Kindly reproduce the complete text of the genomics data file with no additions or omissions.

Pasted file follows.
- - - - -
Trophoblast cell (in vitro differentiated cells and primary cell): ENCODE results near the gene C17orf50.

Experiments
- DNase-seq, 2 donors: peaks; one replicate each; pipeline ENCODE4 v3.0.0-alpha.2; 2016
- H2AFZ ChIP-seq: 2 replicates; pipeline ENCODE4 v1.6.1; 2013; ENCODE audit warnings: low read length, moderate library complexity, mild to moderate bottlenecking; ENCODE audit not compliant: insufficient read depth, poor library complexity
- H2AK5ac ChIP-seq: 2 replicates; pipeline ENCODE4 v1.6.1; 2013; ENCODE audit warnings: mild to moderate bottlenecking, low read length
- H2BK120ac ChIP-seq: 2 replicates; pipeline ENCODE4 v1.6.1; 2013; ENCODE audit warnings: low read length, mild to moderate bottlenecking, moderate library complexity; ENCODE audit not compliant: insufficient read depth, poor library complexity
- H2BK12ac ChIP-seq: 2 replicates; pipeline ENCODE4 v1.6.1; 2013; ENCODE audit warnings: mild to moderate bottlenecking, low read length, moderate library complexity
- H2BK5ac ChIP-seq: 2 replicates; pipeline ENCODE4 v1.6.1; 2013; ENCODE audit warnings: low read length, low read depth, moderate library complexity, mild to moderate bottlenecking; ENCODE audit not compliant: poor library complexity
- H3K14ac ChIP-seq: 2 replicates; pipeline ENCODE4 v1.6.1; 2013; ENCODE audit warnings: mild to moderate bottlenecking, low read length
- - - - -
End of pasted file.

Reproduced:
Trophoblast cell (in vitro differentiated cells and primary cell): ENCODE results near the gene C17orf50.

Experiments
- DNase-seq, 2 donors: peaks; one replicate each; pipeline ENCODE4 v3.0.0-alpha.2; 2016
- H2AFZ ChIP-seq: 2 replicates; pipeline ENCODE4 v1.6.1; 2013; ENCODE audit warnings: low read length, moderate library complexity, mild to moderate bottlenecking; ENCODE audit not compliant: insufficient read depth, poor library complexity
- H2AK5ac ChIP-seq: 2 replicates; pipeline ENCODE4 v1.6.1; 2013; ENCODE audit warnings: mild to moderate bottlenecking, low read length
- H2BK120ac ChIP-seq: 2 replicates; pipeline ENCODE4 v1.6.1; 2013; ENCODE audit warnings: low read length, mild to moderate bottlenecking, moderate library complexity; ENCODE audit not compliant: insufficient read depth, poor library complexity
- H2BK12ac ChIP-seq: 2 replicates; pipeline ENCODE4 v1.6.1; 2013; ENCODE audit warnings: mild to moderate bottlenecking, low read length, moderate library complexity
- H2BK5ac ChIP-seq: 2 replicates; pipeline ENCODE4 v1.6.1; 2013; ENCODE audit warnings: low read length, low read depth, moderate library complexity, mild to moderate bottlenecking; ENCODE audit not compliant: poor library complexity
- H3K14ac ChIP-seq: 2 replicates; pipeline ENCODE4 v1.6.1; 2013; ENCODE audit warnings: mild to moderate bottlenecking, low read length